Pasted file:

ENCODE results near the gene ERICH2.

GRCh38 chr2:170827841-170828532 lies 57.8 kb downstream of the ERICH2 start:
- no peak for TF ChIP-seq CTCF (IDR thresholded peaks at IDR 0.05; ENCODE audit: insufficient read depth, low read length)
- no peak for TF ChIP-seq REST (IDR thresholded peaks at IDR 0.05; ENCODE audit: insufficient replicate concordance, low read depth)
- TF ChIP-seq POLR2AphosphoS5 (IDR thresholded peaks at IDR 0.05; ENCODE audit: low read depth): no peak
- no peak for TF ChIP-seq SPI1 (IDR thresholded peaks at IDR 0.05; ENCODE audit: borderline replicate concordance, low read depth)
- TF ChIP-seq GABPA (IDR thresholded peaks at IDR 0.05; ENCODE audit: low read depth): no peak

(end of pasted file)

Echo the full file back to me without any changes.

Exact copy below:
ENCODE results near the gene ERICH2.

GRCh38 chr2:170827841-170828532 lies 57.8 kb downstream of the ERICH2 start:
- no peak for TF ChIP-seq CTCF (IDR thresholded peaks at IDR 0.05; ENCODE audit: insufficient read depth, low read length)
- no peak for TF ChIP-seq REST (IDR thresholded peaks at IDR 0.05; ENCODE audit: insufficient replicate concordance, low read depth)
- TF ChIP-seq POLR2AphosphoS5 (IDR thresholded peaks at IDR 0.05; ENCODE audit: low read depth): no peak
- no peak for TF ChIP-seq SPI1 (IDR thresholded peaks at IDR 0.05; ENCODE audit: borderline replicate concordance, low read depth)
- TF ChIP-seq GABPA (IDR thresholded peaks at IDR 0.05; ENCODE audit: low read depth): no peak